One effort to organize and characterize the research was undertaken by the Center for Applied Research in Educational Technology (CARET), a joint project between the International Society for Technology in Education (ISTE) and Educational Support Systems (ESS). An analysis by CARET's researchers demonstrated,
Much of the research available and examined by CARET is descriptive And based on surveys, interviews, and ethnographies and case studies. Although the educational significance of what was discovered in many of these studies is emphasized, the research methodologies and statistical treatment fall short of what is demanded by NCLB. On the other hand, there are methodologically rigorous studies in which the use of appropriate statistical methods demonstrates that large groups of students using computers or video significantly, in the statistical sense, outperformed
their randomly selected control-group counterparts. The difficulty
with many of the statistical studies is that they do not provide a sufficient basis for consumers (e.g., school districts) to evaluate
the educational relevance of the results. (Cradler, Cradler & Clarke, 2003, p. 51)
Many research studies have repeatedly found that common issues present challenges to implementing technology in curricular and integrative ways. These include inadequate funding, access to equipment, lack of time, and comfort or knowledge about the technology (Hardy, 1998; Lam, 2000; Sandholtz, 2001; Schrum, 1999; Simonsen & Dick, 1997). In general terms, the literature offers little support for the popular rhetoric about technology revolutionizing teaching and learning or teachers fundamentally re-working their lesson plans and pedagogy (Cuban, 2001). As early as 1995, Goodson and Mangan found "evidence of reshuffling the pack of cards, but little evidence of anybody trying a new game" (Goodson & Mangan, 1997, p. 119).
In 1999, Schrum described the results of surveys of teachers' use of technology as resulting in "contradictory" information (Schrum, 1999, p. 84), and in 2000 the National Center for Educational Statistics found that less than 20% of current teachers reported feeling comfortable and prepared to integrate educational technology into classroom instruction (NCES, 2000). Although the availability of computer technology in schools has increased rapidly in recent years, national surveys of teaching practices show that a small percentage of school teachers use computers to teach concepts during (mathematics) instruction (Weiss, 2000). In one study (Kupperman & Fishman, 2001-2002) an online project was designed to completely transform collaborative activities. Unfortunately, they found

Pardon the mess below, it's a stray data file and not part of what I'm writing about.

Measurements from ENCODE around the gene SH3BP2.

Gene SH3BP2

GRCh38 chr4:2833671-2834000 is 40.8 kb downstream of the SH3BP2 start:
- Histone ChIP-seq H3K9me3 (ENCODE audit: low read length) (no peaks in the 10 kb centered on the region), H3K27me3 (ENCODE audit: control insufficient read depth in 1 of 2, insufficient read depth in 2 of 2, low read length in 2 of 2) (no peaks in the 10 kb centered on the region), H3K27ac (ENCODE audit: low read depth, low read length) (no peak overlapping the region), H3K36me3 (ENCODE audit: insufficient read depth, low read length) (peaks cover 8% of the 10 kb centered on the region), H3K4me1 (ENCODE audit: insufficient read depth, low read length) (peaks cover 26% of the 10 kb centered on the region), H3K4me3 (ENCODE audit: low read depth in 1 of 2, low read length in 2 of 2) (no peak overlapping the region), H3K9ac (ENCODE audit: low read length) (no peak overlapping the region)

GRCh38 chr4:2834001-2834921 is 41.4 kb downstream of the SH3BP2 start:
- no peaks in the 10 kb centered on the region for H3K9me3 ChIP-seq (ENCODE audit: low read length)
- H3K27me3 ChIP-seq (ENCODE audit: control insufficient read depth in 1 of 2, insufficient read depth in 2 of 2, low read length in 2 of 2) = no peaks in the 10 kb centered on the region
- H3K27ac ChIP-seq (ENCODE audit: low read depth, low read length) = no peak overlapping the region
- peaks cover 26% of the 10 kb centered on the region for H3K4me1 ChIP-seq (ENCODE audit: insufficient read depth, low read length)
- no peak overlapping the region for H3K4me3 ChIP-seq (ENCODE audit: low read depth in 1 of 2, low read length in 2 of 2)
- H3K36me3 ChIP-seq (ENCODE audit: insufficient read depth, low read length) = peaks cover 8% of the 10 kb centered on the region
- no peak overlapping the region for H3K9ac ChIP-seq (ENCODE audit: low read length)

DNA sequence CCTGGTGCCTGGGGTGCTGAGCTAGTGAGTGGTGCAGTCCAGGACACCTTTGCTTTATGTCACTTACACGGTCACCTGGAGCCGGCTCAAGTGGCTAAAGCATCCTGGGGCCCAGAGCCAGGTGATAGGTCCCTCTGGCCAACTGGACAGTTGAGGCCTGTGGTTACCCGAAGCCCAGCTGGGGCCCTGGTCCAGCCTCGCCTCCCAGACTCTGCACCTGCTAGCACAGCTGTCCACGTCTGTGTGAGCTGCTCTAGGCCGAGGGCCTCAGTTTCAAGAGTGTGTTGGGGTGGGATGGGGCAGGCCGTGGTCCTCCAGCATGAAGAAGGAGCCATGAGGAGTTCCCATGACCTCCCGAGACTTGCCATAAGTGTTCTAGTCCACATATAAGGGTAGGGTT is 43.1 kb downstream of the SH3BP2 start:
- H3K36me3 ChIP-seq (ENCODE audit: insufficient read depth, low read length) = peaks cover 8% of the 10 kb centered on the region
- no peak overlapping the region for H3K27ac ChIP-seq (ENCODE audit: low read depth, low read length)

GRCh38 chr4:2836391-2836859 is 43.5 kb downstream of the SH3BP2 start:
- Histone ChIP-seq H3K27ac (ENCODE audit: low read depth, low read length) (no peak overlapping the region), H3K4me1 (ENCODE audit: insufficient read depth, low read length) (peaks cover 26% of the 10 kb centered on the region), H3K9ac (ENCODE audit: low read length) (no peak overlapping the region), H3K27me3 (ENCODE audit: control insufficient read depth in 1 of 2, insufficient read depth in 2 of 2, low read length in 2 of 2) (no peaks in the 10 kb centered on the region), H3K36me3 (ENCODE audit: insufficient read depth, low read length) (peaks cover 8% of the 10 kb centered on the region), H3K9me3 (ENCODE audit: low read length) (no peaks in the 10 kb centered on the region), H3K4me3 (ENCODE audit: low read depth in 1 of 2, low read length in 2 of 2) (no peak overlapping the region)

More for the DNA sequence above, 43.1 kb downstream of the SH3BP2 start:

... little evidence of this happening in the LAB project. Original plans included activities where students shared data and responded to each other's conclusions from home, but enactment difficulties led to these activities being stripped down until they were simply traditional assignments that happened online. (p. 209)
Teachers' use of technology may also vary widely depending on the grade level or content. Burton (2001) found that most high school art teachers use technology to make handouts and keep grades and only about half use the web to find instructional materials. Barron, Kemker, Harmes, and Kalaydjian (2003) found, in a large-scale study on technology in schools, that elementary teachers used computers more frequently than middle or high school teachers (29% to 23% and 20% respectively). Sandholtz and Reilly (2004) investigated one school district that focused on curriculum rather than technical skills and concluded,
Our research offers a paradox for furthering the use of computers in classrooms--if we take away expectations for technical skills and allow teachers to focus on developing curriculum, evaluating
learning materials, and thinking about how to provide better learning opportunities for their students, teachers are likely to
use technology more effectively and creatively in their teaching.
Teachers' Attitudes. Another significant aspect involves attitudes and beliefs, which appear to play an important role in what teachers do in their classrooms. "Every teacher has a theory. Even the educator who cares only about practical strategies is operating under assumptions about human nature. ... These assumptions color everything that happens in classrooms" (Kohn, 1996, p. 1). Teachers' technology beliefs are influenced by their teaching philosophy. Resistance to adopting new technologies stem from teachers' existing teaching beliefs (Norton, McRobbie & Cooper, 2000). Moreover, Bitner and Bitner (2002) found that teachers' attitude toward using information and communications...